Category Archives: Digital currency

Mobile Only Banking


A Hand-held Revolution [courtesy Google Images]

A Hand-held Revolution
[courtesy Google Images]

I’m not a real-estate student or investor.  Nevertheless, the following video was produced from a real estate agent’s perspective by the NREP (National Real Estate Post).  The video describes an ongoing revolution that involves “smart phones” and “mobile only banks”.

According to the video, there are now ten banks in the world that are “mobile only”.  That means these banks have no vaults, no tellers, no ATMs, or branch offices.  You can’t even access these banks by means of your desktop computer.  They are only accessible by means of smart phones.

As I said, “mobile only” banking marks a revolution.  This revolution points towards a purely digital, global currency.  The question is, can this “revolution” withstand the dangers of digital currency, digital banking and hackers?

video     00:06:20



Posted by on September 6, 2016 in Banking, Digital currency, Technology


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The Trouble with Cash? There’s Not Enough Of It

Cash: Not Enough to Go Around [courtesy Google Images]

Cash: Not Enough to Go Around
[courtesy Google Images]

Phoenix Capital Research recently published an article entitled “Physical Cash Poses a HUGE Problem For Central Banks”.  According to that article,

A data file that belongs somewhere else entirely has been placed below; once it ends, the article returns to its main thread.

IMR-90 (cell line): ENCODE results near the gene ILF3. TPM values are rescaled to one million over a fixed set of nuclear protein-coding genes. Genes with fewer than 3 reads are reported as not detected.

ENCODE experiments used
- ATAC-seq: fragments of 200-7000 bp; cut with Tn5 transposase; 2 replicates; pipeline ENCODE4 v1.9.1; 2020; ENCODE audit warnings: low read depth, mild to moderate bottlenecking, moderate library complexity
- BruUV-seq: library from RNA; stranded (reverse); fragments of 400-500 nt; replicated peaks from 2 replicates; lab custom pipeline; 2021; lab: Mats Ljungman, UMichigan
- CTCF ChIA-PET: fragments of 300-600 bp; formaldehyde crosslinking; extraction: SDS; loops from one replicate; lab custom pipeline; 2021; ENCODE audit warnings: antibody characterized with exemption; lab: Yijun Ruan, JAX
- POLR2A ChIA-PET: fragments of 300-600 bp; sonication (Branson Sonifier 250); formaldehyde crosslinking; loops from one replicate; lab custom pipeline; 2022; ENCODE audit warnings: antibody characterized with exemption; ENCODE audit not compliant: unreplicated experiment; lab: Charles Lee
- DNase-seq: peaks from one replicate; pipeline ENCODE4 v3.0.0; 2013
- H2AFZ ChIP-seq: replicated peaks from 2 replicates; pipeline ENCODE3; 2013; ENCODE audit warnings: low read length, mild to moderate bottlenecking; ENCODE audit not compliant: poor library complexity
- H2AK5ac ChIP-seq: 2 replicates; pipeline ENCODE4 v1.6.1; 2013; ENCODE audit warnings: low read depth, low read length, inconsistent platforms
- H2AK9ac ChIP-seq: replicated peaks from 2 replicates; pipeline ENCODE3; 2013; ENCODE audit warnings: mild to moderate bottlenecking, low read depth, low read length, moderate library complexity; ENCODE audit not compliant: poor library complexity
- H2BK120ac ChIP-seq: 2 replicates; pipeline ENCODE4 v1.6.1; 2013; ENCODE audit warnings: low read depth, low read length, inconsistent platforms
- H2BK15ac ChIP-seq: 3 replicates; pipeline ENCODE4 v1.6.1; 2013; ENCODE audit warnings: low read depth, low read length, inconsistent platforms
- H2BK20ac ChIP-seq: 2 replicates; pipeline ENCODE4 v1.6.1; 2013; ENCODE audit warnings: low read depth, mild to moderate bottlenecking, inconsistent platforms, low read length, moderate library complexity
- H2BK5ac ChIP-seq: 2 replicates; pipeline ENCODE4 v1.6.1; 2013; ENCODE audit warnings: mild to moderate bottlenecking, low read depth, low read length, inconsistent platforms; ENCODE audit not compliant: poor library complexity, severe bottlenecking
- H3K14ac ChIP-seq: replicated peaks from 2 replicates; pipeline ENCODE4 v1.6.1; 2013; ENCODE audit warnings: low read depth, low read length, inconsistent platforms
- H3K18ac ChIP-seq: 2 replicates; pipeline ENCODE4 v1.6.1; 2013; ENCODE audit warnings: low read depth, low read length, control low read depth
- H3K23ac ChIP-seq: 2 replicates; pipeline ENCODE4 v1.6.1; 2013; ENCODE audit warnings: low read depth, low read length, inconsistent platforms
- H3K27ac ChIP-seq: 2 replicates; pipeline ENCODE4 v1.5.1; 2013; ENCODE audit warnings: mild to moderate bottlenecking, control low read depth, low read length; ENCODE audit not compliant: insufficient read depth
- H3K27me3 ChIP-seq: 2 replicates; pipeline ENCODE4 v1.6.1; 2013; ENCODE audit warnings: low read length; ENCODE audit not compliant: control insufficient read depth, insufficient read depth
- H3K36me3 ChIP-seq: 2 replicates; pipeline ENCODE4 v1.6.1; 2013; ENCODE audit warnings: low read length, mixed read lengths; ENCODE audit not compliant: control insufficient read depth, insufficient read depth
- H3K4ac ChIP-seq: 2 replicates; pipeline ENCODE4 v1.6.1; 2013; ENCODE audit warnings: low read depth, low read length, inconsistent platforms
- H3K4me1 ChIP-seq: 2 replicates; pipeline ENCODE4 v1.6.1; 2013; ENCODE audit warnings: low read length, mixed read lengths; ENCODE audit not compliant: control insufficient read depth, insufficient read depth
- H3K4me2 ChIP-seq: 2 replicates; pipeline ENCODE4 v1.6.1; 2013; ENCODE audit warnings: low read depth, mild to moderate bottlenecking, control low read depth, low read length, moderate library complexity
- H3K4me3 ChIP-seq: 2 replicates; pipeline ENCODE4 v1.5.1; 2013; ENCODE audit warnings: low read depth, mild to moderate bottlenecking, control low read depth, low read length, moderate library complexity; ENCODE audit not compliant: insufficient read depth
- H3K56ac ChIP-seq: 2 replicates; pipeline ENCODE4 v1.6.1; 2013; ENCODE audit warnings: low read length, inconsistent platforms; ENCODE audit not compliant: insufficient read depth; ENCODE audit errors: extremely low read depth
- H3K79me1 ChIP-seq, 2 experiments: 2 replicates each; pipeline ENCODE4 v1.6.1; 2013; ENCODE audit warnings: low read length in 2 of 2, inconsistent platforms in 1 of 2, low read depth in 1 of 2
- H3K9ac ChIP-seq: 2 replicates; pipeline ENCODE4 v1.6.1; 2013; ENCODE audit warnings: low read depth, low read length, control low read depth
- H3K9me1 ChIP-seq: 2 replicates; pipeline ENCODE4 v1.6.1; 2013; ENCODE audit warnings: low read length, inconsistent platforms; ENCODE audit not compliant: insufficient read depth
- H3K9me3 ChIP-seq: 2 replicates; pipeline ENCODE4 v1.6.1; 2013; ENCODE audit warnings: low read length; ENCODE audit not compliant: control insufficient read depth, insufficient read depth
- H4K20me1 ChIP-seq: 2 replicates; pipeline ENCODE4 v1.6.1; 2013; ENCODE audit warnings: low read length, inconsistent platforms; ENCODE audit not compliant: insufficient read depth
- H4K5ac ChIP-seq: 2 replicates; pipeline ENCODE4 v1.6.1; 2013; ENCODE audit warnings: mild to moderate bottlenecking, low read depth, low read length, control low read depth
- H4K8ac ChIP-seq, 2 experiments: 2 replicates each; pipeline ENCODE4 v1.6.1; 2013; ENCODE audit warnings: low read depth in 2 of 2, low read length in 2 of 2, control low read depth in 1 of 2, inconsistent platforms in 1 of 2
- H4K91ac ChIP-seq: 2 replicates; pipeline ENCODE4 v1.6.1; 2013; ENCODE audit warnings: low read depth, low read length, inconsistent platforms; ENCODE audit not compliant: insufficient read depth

“More and more institutions are trying to make it harder for you to move your money into cash.”


That’s not precisely true. Generally speaking, we don’t have any “money” (gold or silver) in circulation.  We only have “currency” (fiat, paper and digital dollars).  It would therefore be more correct to say that,


“More and more institutions are trying to make it harder for you to move your wealth [not money] that you’ve stored in the form of paper debt instruments into cash.”


In other words, financial institutions are trying to force people to store their wealth in paper or digital debt instruments rather than convert that wealth into physical cash.

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[Digital] Capital Controls

Digital Dollars [courtesy Google Images]

Hi-Speed Digital Dollars
[courtesy Google Images]

According to Wealth Reporter (“Fed Employees Roll Out Bold Idea To Trap The Entire Country’s Wealth”):


Capital controls are simply laws that regulate and restrict what you are allowed to do with your money by regulating the flow of cash in and out of a national economy. The laws define such things as where you can invest your cash and how you can allocate your assets.